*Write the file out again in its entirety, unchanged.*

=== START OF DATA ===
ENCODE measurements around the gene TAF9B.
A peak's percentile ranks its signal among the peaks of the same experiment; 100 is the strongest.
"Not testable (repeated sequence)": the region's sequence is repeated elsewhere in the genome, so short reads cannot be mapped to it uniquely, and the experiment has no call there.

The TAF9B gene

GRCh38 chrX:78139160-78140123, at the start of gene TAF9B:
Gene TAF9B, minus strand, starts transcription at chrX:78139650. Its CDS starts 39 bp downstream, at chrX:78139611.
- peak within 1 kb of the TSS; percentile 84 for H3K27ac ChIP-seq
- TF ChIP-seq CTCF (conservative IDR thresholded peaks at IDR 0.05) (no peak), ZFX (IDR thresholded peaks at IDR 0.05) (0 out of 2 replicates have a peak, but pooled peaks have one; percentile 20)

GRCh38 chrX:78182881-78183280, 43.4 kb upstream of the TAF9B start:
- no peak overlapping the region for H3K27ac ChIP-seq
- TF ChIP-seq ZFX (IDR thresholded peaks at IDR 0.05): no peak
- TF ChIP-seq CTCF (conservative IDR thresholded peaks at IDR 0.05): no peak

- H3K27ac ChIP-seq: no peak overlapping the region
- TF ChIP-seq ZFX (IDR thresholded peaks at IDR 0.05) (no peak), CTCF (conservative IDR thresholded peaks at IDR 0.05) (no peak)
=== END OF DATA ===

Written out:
ENCODE measurements around the gene TAF9B.
A peak's percentile ranks its signal among the peaks of the same experiment; 100 is the strongest.
"Not testable (repeated sequence)": the region's sequence is repeated elsewhere in the genome, so short reads cannot be mapped to it uniquely, and the experiment has no call there.

The TAF9B gene

GRCh38 chrX:78139160-78140123, at the start of gene TAF9B:
Gene TAF9B, minus strand, starts transcription at chrX:78139650. Its CDS starts 39 bp downstream, at chrX:78139611.
- peak within 1 kb of the TSS; percentile 84 for H3K27ac ChIP-seq
- TF ChIP-seq CTCF (conservative IDR thresholded peaks at IDR 0.05) (no peak), ZFX (IDR thresholded peaks at IDR 0.05) (0 out of 2 replicates have a peak, but pooled peaks have one; percentile 20)

GRCh38 chrX:78182881-78183280, 43.4 kb upstream of the TAF9B start:
- no peak overlapping the region for H3K27ac ChIP-seq
- TF ChIP-seq ZFX (IDR thresholded peaks at IDR 0.05): no peak
- TF ChIP-seq CTCF (conservative IDR thresholded peaks at IDR 0.05): no peak

- H3K27ac ChIP-seq: no peak overlapping the region
- TF ChIP-seq ZFX (IDR thresholded peaks at IDR 0.05) (no peak), CTCF (conservative IDR thresholded peaks at IDR 0.05) (no peak)